Roaring Fork Schools work hard to continue safely feeding students for free |

Roaring Fork Schools work hard to continue safely feeding students for free

Pandemic magnifies the importance of nutrition on student success

Marvalyn Pugh prepares pizza boxes for students during lunchtime at Sopris Elementary School on Tuesday.
Chelsea Self / Post Independent

There was a hum of excitement in the air at the Sopris Elementary School cafeteria Tuesday as Donna Loomis rolled out a cart with individually packed lunches for the kindergarteners who rushed to wash their hands before sitting at the tables.

It was pizza day, one of the most popular lunches according to Loomis and kindergartner Emma Falcon, who said lunch is her favorite part of the school day.

“(Pizza day is) really, really, really good. … I don’t know (why), it’s just good,” Falcon said.

The USDA made the decision around the start of the pandemic to provide all public school students with meals at no charge for the 2020-2021 school year. This waiver is now extended until the beginning of September, so meals will be distributed to students throughout the summer, as well.

Octavio Maese, Director of Nutrition Services for the Roaring Fork School District, said this waiver also gives other youth in the community the option to receive meals from the bulk distribution sites outside of school hours.

“It’s been great,” Maese said. “It’s allowed us to provide meals at no charge to any students as well as community youth under the age of 18 who may not be enrolled in our schools. … We’ve been serving more students on average than we have previously, at least from the information I’ve been given.”

Loomis is a member of the two-person nutrition staff team at SES along with Marvalyn Pugh. Both women started working for RFSD around the same time and before the pandemic, so they’ve seen changes made within food distribution in order to maintain COVID-19 safety precautions for themselves and the students they feed.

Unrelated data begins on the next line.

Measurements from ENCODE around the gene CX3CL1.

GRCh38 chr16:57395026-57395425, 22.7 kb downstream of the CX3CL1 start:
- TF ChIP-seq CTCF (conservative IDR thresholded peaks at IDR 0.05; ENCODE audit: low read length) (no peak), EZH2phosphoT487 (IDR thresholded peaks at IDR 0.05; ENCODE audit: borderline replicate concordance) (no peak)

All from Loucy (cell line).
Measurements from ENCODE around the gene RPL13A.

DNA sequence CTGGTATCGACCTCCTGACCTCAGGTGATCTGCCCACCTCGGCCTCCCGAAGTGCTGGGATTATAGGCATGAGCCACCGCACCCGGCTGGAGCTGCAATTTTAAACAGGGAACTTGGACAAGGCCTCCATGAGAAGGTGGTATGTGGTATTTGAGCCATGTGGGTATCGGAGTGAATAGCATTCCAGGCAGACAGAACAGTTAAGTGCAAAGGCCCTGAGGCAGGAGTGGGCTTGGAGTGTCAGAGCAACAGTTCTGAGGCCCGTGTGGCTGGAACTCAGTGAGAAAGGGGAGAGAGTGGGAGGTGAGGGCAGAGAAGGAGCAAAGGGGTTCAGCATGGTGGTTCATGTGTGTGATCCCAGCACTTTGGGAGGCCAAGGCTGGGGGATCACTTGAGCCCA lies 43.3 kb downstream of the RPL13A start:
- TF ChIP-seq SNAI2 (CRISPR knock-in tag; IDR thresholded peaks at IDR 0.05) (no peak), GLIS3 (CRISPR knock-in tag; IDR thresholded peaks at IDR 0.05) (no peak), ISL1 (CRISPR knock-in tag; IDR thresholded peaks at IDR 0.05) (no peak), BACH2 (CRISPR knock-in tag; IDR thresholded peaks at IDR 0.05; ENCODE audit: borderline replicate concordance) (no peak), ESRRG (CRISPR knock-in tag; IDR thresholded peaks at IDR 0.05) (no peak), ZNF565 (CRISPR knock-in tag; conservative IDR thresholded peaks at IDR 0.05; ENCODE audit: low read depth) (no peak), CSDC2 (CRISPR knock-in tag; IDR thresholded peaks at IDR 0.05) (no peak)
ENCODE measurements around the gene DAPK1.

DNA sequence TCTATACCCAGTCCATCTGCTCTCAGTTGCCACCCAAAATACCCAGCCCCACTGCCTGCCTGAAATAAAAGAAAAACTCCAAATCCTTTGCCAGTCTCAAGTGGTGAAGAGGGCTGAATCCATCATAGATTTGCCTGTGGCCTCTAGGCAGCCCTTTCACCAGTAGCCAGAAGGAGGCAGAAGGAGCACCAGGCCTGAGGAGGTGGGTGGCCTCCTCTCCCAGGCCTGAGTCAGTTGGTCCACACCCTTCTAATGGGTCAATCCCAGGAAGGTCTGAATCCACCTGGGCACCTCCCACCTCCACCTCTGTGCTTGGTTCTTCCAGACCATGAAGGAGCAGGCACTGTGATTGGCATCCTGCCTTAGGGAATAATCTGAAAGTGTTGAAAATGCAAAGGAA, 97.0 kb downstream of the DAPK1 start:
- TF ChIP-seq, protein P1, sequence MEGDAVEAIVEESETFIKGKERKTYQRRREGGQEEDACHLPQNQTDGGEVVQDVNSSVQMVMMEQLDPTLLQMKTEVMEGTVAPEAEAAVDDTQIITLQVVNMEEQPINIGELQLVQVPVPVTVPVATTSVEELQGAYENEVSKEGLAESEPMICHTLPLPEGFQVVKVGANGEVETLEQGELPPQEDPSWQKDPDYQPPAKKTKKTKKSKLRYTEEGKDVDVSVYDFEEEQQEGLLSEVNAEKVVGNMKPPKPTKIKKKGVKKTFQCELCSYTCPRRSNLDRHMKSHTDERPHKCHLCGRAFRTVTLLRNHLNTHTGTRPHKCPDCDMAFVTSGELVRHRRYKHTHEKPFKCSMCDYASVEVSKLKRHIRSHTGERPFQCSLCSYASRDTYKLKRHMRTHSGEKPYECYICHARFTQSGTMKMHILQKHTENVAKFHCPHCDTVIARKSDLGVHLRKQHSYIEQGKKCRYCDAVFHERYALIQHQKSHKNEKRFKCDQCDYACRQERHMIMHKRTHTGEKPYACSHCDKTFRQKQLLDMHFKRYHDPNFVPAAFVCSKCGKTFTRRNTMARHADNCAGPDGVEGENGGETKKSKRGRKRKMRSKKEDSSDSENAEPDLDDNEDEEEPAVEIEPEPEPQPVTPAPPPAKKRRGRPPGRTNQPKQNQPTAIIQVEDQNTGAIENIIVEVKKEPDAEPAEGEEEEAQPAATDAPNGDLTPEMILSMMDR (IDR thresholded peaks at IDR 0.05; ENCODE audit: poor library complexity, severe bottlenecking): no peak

“As far as the food, it’s a lot more intensive labor-wise, because you have to pre-package everything, all the condiments,” Loomis said “Like, if you have a hamburger, pickle, tomato, ketchup, (they) all have to go in a different thing.”

One thing COVID-19 has not had much of an effect on are the steps the two women take to make sure all the food is safe and their kitchen is regularly being disinfected. Pugh said they were already prioritizing keeping the food prep area clean even before the pandemic, and the newer guidelines only strengthened the steps they had been taking previously.

Sopris Elementary School kindergartner Eleanor Hunt eats a slice of pizza on pizza day during lunchtime at the school. Chelsea Self / Post Independent

“Cleanliness has a lot to do with it, we try to keep it clean. We’re constantly trying to keep it clean, maintaining that kind of level of cleanliness,” Pugh said.

Whether or not a student receives free or reduced lunch is confidential information, Maese said. The nutrition staff also will never turn a student away, even if there isn’t sufficient funds in their account to pay for the meal.

Maese said if this situation arises, the district will reach out to the family directly, either to see if they qualify for the lunch waiver or to set up a payment plan. During COVID-19, this has not been an issue and Maese said he hopes someday to see a precedent of free meals for students.

“We definitely want there to be legislation, whether it’s state legislation or federal legislation, that moves towards providing healthy meals at no cost for all students. Because, again, as the pandemic has shown, food is a very vital part of our survival,” Maese said.

The district’s Nutrition Services team will have a total of three distribution sites of bulk meal packages over the summer. The current distribution schedule for these seven-day packs is at 4:30 p.m. on Wednesdays and Fridays through May 28 at Glenwood Springs, Roaring Fork and Basalt High Schools. Maese said that even if his staff only gives out one or two meal packs on a certain day, it is still important work and makes a difference to the community’s youth.

“We have an obligation to do our best and provide a service when we’re able to,” Maese said. …And I think we’ve done a tremendous job as a department but as well as a school district to be able to overcome the adversity that’s been placed at all of our doorsteps.”

Reporter Jessica Peterson can be reached at 970-279-3462 or

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